West Coasters will mark Waitangi Day with a working bee to clean up beaches around Greymouth following last week's storm.
Tens of thousands of plastic bags were left exposed on the beach after storm surge from ex-tropical cyclone Fehi clawed at the beach and exposed an old rubbish dump at Cobden.
While most of the rubbish had been removed by contractors, Grey District Mayor Tony Kokshoorn is urging locals to help finish the job.
"There are lots of plastic bags that have come out of the dump and are on the beach and floating out at sea, south of Greymouth. Our immediate attention is with the environmental problem with that dump."
Mr Kokshoorn said the council met under urgency last week and had agreed to spend up to $1 million on fixing the dump in Cobden, which he said was decommissioned about 20 years ago.
But the immediate priority was preventing further pollution.
"We had a major operation with contractors on Saturday and cleaned up most, but... Waitangi Day at 9am we're having a big working bee with the public and we hope we can clean up all the other plastic bags off the beaches," Mr Kokshoorn said.
Historic Granity - about 30 kilometres north-east of Westport - was one of the worst hit areas in last week's storm.
It is where Rona Perrott lives and operates the tourism business Miners on Sea.
It is set back about 100 metres from the water's edge, but last Thursday she and her staff fled quickly for refuge in Westport.
"The sea came right up to our buildings and left debris sprinkled all over the garden, but what it did was submerge the electric's systems, so we've got no services to the place."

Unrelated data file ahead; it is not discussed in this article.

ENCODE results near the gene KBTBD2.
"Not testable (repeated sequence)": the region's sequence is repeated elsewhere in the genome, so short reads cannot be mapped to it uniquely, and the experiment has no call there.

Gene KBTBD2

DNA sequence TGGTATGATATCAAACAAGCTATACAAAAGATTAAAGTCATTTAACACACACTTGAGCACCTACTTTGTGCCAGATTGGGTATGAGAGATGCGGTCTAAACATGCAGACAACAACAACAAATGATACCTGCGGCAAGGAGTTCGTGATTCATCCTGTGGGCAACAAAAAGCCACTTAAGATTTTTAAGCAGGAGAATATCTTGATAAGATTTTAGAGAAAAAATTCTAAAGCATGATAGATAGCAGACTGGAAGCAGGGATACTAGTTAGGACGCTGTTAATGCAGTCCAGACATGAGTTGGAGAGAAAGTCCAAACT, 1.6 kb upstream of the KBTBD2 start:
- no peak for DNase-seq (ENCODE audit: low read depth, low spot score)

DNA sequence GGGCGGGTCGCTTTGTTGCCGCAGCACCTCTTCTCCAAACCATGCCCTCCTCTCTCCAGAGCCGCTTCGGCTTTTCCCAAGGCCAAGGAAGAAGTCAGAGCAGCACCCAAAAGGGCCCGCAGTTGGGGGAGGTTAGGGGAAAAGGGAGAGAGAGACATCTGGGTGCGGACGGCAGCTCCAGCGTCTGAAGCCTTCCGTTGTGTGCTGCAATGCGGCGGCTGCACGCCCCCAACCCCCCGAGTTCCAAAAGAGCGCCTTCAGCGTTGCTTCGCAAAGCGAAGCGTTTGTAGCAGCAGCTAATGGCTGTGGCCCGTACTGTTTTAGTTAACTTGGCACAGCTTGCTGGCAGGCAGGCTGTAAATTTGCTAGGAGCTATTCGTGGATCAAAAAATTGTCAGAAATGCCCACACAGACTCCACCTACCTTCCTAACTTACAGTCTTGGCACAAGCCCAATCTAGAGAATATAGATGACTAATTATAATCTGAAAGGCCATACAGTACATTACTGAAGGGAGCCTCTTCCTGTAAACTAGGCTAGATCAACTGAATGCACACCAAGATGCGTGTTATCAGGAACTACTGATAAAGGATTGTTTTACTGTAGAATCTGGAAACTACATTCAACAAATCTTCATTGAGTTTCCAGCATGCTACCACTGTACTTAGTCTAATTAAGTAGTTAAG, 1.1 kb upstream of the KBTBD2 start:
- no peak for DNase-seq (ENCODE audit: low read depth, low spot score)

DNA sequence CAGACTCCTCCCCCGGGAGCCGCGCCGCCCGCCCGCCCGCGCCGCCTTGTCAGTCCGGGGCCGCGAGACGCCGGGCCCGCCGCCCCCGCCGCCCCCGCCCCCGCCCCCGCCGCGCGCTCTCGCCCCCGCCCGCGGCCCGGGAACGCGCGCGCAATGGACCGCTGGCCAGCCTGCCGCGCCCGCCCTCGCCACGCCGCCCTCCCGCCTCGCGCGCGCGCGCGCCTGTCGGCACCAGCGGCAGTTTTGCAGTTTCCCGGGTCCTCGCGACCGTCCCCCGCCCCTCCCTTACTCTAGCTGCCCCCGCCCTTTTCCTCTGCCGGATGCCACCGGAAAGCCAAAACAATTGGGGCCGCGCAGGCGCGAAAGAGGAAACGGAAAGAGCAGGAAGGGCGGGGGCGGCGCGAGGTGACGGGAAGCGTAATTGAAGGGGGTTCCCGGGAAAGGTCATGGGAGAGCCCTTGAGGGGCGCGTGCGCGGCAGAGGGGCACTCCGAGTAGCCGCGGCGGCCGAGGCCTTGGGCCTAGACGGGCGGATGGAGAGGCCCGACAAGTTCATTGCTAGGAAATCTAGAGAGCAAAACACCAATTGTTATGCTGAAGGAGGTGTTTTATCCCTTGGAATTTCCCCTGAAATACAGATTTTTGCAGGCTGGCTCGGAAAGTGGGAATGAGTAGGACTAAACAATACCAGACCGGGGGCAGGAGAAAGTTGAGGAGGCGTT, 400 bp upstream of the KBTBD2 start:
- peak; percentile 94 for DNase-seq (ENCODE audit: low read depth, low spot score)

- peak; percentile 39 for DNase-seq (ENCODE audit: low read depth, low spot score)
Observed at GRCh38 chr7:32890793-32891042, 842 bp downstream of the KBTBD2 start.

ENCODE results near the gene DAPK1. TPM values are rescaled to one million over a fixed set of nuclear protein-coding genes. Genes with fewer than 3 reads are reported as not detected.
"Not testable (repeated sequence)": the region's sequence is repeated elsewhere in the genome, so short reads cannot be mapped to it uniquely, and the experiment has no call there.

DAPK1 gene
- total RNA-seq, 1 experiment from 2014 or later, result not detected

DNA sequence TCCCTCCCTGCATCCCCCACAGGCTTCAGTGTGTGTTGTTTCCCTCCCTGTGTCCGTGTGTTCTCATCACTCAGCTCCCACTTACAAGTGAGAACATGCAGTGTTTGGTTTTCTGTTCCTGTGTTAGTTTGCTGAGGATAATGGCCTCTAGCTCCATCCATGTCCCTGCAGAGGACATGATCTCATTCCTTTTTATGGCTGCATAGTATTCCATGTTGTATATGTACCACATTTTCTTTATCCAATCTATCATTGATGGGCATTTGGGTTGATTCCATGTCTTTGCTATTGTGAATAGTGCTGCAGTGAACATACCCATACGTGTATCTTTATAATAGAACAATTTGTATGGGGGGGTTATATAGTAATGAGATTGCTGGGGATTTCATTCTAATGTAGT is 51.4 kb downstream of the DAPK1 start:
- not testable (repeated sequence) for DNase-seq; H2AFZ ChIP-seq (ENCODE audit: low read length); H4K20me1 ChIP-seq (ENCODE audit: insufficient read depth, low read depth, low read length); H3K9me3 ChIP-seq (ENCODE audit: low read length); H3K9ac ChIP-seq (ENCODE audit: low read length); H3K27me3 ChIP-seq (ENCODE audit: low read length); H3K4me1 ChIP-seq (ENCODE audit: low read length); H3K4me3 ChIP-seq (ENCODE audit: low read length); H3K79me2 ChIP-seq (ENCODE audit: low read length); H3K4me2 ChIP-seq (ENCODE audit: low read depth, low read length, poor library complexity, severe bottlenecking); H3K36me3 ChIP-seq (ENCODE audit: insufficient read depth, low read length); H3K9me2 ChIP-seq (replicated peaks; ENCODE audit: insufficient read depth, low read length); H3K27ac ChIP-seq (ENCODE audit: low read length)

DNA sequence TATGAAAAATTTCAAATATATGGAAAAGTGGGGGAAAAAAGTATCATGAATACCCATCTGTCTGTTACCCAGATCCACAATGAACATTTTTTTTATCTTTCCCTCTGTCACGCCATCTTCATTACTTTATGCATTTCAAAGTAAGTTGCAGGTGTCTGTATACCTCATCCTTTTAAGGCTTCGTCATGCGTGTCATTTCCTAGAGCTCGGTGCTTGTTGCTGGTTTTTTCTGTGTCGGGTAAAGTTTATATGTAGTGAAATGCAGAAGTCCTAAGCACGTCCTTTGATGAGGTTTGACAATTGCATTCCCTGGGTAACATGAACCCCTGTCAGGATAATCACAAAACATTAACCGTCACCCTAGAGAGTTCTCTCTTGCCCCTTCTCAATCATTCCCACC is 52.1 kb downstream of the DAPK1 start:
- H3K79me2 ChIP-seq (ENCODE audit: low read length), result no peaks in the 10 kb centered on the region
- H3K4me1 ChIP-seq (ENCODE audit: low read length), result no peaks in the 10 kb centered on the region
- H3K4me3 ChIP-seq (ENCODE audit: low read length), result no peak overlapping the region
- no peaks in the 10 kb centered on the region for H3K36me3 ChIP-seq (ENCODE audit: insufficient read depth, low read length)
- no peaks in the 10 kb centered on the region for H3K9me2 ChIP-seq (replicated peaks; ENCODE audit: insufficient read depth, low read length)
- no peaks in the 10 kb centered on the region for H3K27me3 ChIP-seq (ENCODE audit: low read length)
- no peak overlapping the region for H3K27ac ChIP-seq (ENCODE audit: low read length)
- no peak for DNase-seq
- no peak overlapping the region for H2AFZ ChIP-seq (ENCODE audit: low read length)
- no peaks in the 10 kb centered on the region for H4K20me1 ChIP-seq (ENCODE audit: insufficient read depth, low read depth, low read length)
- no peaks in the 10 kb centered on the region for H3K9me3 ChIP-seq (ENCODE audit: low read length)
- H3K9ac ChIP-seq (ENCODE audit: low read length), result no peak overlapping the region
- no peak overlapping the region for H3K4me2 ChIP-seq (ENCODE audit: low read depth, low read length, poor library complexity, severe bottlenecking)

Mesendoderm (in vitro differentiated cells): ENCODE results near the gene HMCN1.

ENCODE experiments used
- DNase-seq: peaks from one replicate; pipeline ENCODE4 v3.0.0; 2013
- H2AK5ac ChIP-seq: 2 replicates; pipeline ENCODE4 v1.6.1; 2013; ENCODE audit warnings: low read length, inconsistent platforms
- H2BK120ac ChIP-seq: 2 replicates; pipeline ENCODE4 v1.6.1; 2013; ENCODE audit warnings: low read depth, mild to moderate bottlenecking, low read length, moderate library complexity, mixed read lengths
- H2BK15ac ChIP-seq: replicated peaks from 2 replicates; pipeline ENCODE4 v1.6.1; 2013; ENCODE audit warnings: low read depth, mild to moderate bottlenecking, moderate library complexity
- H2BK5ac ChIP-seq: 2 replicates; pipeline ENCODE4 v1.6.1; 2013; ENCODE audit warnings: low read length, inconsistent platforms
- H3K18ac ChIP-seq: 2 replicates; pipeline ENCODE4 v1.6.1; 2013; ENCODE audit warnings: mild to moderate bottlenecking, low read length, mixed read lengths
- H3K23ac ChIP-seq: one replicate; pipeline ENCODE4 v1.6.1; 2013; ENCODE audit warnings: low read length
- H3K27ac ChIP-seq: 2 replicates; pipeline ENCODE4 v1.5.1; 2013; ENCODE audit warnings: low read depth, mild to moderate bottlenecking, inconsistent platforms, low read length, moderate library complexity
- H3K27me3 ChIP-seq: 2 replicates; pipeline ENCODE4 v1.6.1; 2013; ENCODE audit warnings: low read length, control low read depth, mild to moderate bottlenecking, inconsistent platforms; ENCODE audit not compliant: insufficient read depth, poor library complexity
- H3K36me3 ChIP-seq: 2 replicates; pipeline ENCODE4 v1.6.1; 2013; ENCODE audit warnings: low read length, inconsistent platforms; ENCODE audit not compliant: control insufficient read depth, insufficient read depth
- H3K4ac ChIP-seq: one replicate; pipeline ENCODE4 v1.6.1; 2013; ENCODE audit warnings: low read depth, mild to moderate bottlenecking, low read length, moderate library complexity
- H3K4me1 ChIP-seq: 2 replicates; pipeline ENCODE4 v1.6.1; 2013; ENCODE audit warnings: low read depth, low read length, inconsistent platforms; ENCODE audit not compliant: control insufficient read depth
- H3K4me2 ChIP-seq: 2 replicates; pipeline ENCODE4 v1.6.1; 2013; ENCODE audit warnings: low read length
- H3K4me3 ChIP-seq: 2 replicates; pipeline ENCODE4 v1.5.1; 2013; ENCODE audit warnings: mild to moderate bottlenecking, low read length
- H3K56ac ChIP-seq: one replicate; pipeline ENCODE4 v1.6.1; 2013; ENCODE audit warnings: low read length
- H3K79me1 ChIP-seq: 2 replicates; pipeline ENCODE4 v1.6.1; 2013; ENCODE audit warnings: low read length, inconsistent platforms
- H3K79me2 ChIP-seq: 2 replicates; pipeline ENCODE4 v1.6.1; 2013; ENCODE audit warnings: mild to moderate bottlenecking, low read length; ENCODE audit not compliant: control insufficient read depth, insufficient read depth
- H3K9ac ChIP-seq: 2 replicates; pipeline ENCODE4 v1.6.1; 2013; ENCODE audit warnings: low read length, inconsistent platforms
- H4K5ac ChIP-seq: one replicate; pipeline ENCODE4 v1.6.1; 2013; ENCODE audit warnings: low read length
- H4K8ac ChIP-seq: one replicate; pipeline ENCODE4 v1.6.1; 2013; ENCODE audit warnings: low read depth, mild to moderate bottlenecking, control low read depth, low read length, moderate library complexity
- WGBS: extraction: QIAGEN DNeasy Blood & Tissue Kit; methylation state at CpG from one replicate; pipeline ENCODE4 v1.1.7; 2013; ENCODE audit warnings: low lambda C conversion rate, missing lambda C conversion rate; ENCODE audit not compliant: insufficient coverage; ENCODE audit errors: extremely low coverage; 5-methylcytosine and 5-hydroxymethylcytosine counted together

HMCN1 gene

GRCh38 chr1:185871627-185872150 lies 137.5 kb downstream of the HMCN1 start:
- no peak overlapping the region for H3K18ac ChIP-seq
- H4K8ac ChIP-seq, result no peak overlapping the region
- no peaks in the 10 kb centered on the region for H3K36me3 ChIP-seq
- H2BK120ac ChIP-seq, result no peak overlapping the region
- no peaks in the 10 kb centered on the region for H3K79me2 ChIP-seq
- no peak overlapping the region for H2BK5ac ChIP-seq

Ms Perrott is back in Granity to begin the clean up, and is camping out until the electrics and sewerage are back up and running.
Buller District Council chief executive Andy Gowland-Douglas said 31 of the district's seriously damaged homes had been red-stickered and possibly might not be lived in again.
A further 26 were yellow-stickered, meaning they had been flood-damaged but were more likely to be repairable.
"There's been a massive effort over the weekend with volunteers going out and helping with the cleanup. We're going to have trucks picking up a lot of stuff over the coming week.
"There's just been such great goodwill with the community coming out and helping others, and getting stuck in to help out."
Mrs Gowland-Douglas said the damage was concentrated in areas around northern Buller, but most of the damaged homes were in Westport.
Arrangements had been made for those who needed help. Most of those displaced were with friends and family while others were in motel accommodation set up through the welfare centre.
Mrs Gowland-Douglas said what was needed most was moral support from outside the district to keep the cleanup momentum going.
Westland Milk Products, which represents 400 farmers along the coast, said business was getting back on track after production was halted by the storm.
Spokesman Steve Atwood said they were still counting the cost but it was likely many thousands of litres of milk would have been dumped.
That was not an easy thing to do.
"This is their livelihood. Nobody likes to put all their time and energy into producing a perfectly good product and then have to recycle it to their effluent systems. But this was a crisis situation," Mr Atwood said.
He said assistance packages were still being worked through, and insurance was likely to be complex.
Rona Perrott said her focus right now was on getting back up and running for the expected influx of guests for this weekend's Buller Marathon.